• A master’s degree will either be required or preferred by most organizations. You could consider advanced degree programs in engineering management (MEM), technology management (MSTM) or similar programs such as the Master’s in Engineering Management and Leadership (EML).
  • You’ll need to demonstrate several years of professional work experience as an engineer, including examples of how you’ve previously led projects or teams. This should include examples of your problem-solving abilities, critical thinking skills and how you can effectively communicate with others.
  • Strong technical skill set, math skills, such as calculus and other advanced mathematics, and experience with specific tools, programs and programs. The types of software programs and processes will vary with each position; what’s important is to show how your experience can enable you to adapt to other industries or work processes.
  • Examples of business skills such as the ability to budget, perform cost-benefit analysis and determine the profitability of your engineering team’s function. You should also show examples of how you have a larger eye for your industry, such as how to adjust to evolving product markets.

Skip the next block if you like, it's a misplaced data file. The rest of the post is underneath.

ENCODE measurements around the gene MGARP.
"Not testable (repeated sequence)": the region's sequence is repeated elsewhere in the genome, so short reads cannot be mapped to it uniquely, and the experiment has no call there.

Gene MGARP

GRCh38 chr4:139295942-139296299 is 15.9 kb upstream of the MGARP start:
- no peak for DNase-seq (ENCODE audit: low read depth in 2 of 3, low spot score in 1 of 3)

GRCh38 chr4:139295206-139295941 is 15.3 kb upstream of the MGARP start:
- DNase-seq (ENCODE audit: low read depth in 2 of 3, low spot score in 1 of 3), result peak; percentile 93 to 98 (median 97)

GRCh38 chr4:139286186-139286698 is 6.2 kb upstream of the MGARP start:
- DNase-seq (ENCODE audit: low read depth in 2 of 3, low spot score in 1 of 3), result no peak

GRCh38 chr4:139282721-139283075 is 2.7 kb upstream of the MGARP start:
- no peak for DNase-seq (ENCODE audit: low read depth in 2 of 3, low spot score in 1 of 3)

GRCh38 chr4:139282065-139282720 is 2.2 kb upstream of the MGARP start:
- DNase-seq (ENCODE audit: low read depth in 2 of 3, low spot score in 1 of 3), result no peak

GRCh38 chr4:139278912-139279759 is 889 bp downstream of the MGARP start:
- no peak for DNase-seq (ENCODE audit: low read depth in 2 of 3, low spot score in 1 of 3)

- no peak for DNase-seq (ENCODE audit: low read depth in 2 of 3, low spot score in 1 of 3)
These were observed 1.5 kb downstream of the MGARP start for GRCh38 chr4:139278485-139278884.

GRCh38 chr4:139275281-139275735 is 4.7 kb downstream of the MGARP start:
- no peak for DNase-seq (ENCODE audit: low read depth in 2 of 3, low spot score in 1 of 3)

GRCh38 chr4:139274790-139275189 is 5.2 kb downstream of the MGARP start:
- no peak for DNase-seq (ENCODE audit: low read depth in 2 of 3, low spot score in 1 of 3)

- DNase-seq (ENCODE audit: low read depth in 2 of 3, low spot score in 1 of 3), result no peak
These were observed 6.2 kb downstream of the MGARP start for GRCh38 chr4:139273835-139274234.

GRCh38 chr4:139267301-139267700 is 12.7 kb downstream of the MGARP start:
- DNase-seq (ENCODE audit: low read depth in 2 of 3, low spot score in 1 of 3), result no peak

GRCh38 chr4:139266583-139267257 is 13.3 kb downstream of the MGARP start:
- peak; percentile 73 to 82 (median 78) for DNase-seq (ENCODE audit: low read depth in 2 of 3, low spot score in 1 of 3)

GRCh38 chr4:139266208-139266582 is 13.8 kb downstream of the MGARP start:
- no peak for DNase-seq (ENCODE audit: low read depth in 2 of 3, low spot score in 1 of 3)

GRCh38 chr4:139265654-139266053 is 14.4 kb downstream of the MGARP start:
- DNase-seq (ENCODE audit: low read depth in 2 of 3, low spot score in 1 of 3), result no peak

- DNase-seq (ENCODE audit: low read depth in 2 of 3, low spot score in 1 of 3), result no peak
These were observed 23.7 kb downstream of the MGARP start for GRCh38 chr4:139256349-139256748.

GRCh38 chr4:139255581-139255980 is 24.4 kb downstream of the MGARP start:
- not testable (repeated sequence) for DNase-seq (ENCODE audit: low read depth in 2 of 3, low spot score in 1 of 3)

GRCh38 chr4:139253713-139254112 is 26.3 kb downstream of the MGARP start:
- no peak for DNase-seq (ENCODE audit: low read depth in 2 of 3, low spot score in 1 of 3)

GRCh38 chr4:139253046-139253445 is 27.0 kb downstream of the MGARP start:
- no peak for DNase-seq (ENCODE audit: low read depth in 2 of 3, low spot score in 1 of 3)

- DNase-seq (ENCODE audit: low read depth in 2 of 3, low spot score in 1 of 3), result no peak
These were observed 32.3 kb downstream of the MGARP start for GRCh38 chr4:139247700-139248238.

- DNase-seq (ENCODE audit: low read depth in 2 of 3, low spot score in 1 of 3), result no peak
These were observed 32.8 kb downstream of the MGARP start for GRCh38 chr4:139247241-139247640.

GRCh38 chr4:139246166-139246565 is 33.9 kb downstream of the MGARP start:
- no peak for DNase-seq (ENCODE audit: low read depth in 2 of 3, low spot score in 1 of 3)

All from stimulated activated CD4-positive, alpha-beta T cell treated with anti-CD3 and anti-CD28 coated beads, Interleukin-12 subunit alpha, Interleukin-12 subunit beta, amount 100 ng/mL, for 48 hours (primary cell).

What Makes a Great Engineering Manager?

Meeting job qualifications can make you a good engineer, but to be truly effective, every great engineering manager needs to develop a balance of technical, business and people skills. Here are our recommendations for how to excel as an engineering manager.

  • Develop adaptable technical skills. In your professional career, you’ll come to master different technological tools, software programs and coding languages. However, you can’t master them all, and your responsibilities may encompass new or unfamiliar programs. Taking time to at least familiarize yourself with the most popular and commonly-used tools — while being open to learning new ones — can ensure you’re able to provide guidance and troubleshooting advice when needed.
  • Pair your communication with emotional intelligence. Every good leader or manager needs strong communication skills, whether talking one-on-one, presenting to a group or sending written correspondence. A great communicator knows there is a time and a place for different approaches depending on context. You need the emotional intelligence to be able to read your team members to see when they’re stressed, unmotivated or disengaged. There are times to speak and times to listen, and learning to identify those moments is crucial for effective management.
  • Be comfortable motivating, engaging with and mentoring others. As a manager, you have to lead by example rather than edict. Nothing discourages a team more than if they realize that leadership applies a “do as I say, not as I do” philosophy to responsibilities. That requires working directly in the trenches with your team, getting to know them individually and being invested in their professional — and personal — development. They’re not only looking for guidance on tasks but also advice on how to develop their careers. Knowing that you’re invested in them can ensure they’ll be more invested in their jobs.